Monday 11 December 2017

Is after-school plan a childcare service or just detention?

Did you ever want to stay in school when the other kids went home?

That was called 'detention', wasn't it? You were 'detained' because you were bold. The good kids went home.

It was obvious to everyone back then that getting out of school was a good thing. Not any more.

Now, under plans being proposed by the Government, primary school kids will be able to stay back in school for two hours every afternoon while their parents work.

The positive spin being put on this is that it is a 'low cost' way to solve our childcare issues.

New buildings will not have to be built. The kids can stay in their old school facilities.

This is despite the fact that most of our schools have nowhere to make the kids hot food and nowhere they could eat it in comfort.


Despite that fact that, in some of our schools, kids are asked to eat their sandwiches standing at their desks.

Some have no playgrounds and others forbid the kids to run at all.

My daughter's school has nowhere to play outside except a tiny "assembly area" She was playing there yesterday and was told to stop for fear she'd get hurt.

Should our kids suffer the restrictions of our over-crowded, under-resourced schools any longer than they already do? I think they need their freedom when the school bell rings.

Freedom to roam and climb and play. Freedom to graze and veg and be alone. Freedom from the bullying they may experience at school and which might become unbearable if it stretches any further into the afternoon.

But parents need to work and so the idea of keeping the schools open through the afternoon rears its head again and again.

Remember the Progressive Democrats' proposal to keep the schools open from 7am till 7pm?

They suggested serving the kids "yoghurty drinks" at their desks.

The kids were saved from this fate by the demise of the PDs and the collapse of the economy. But now, as the economy begins to recover, it appears that we're getting straight back to PD brass tacks.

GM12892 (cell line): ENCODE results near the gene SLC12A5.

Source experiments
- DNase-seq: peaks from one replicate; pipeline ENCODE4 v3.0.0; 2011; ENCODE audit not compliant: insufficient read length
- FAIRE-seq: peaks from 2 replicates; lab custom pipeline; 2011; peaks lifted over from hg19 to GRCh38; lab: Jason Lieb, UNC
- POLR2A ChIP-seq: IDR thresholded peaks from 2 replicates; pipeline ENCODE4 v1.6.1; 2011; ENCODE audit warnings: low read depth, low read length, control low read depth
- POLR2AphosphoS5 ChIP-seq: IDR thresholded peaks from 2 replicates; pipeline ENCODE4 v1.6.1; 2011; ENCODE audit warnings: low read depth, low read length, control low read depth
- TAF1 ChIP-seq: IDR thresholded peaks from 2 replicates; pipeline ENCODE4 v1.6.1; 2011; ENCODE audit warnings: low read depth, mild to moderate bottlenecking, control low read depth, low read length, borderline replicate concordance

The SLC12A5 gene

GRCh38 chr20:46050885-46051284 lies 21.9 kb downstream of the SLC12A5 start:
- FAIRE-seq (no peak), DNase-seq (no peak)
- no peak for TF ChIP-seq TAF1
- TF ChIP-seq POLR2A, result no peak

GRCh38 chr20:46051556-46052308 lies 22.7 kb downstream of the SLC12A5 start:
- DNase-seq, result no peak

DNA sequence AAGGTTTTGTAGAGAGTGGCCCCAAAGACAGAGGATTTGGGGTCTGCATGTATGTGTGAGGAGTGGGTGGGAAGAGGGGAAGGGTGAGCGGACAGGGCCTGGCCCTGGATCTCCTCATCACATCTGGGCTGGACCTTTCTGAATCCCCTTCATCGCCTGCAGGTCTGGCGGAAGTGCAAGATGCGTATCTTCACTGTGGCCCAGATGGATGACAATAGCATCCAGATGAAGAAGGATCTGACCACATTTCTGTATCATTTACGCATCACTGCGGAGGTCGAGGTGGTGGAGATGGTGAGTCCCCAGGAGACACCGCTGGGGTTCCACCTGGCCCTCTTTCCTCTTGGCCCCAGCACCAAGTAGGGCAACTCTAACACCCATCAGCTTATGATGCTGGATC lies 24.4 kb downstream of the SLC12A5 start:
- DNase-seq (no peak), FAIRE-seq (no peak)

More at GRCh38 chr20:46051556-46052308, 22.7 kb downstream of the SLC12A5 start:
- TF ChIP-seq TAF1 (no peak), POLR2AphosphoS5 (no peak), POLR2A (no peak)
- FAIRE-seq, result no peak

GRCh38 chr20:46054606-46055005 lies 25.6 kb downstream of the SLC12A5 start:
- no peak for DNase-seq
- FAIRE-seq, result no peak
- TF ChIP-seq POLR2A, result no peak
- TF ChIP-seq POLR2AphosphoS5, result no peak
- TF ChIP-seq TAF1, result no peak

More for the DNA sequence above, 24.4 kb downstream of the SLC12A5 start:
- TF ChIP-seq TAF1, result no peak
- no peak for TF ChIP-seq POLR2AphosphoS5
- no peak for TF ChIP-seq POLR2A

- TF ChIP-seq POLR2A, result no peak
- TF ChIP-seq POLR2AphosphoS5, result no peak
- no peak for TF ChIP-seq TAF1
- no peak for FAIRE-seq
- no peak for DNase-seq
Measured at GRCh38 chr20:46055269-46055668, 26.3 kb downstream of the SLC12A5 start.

This is despite the fact that one in every five crèche places created under our multi-million euro childcare programmes is empty. And poll after poll shows most parents want home-based care rather than centre-based care for their kids.

Meantime, the British Childcare Commission has found that after-school care is best if it does not take place in the children's school. Under the heading "Some children are not happy in childcare", it reported that there were "issues concerning childcare arrangements using school facilities as it is often seen as an extension of school."

Kids need a break like everyone else, but parents need childcare. And it's often not easy and not affordable to get someone else to pick up children from school.

So I have a solution: send the kids home with friends who have mam or dad or gran at home.

Why can't the State run a child-minding service using schools as bases? Vet parents who register to care for kids other than their own and check out their homes?


Give the parents a bit of First Aid training and maybe some more training down the tracks.

Use the school for activities, by all means, but only if the school has the resources and the kids are up for it.

Otherwise send them home with their friends, where they can curl up with a cushion and hang out of a tree if they feel like it.

Why can't the State pay these registered parents, so that after-school care can be affordable for all and cheap for those who are hard-up?

This would have the added benefit of helping parents to stay home with their own kids if they want to.

Irish politicians always picture institutional buildings when childcare is mentioned - instead of picturing children.

Why not exploit the lovely homes and green spaces which so many Irish people have?

Home is where the heart is...and it is where most children want to be.

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